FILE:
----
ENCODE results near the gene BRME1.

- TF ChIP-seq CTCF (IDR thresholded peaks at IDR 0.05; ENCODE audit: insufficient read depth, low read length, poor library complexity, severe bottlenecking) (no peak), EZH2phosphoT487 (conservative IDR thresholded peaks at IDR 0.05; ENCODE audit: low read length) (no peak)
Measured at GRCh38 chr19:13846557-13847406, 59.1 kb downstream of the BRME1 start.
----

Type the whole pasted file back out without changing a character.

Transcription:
ENCODE results near the gene BRME1.

- TF ChIP-seq CTCF (IDR thresholded peaks at IDR 0.05; ENCODE audit: insufficient read depth, low read length, poor library complexity, severe bottlenecking) (no peak), EZH2phosphoT487 (conservative IDR thresholded peaks at IDR 0.05; ENCODE audit: low read length) (no peak)
Measured at GRCh38 chr19:13846557-13847406, 59.1 kb downstream of the BRME1 start.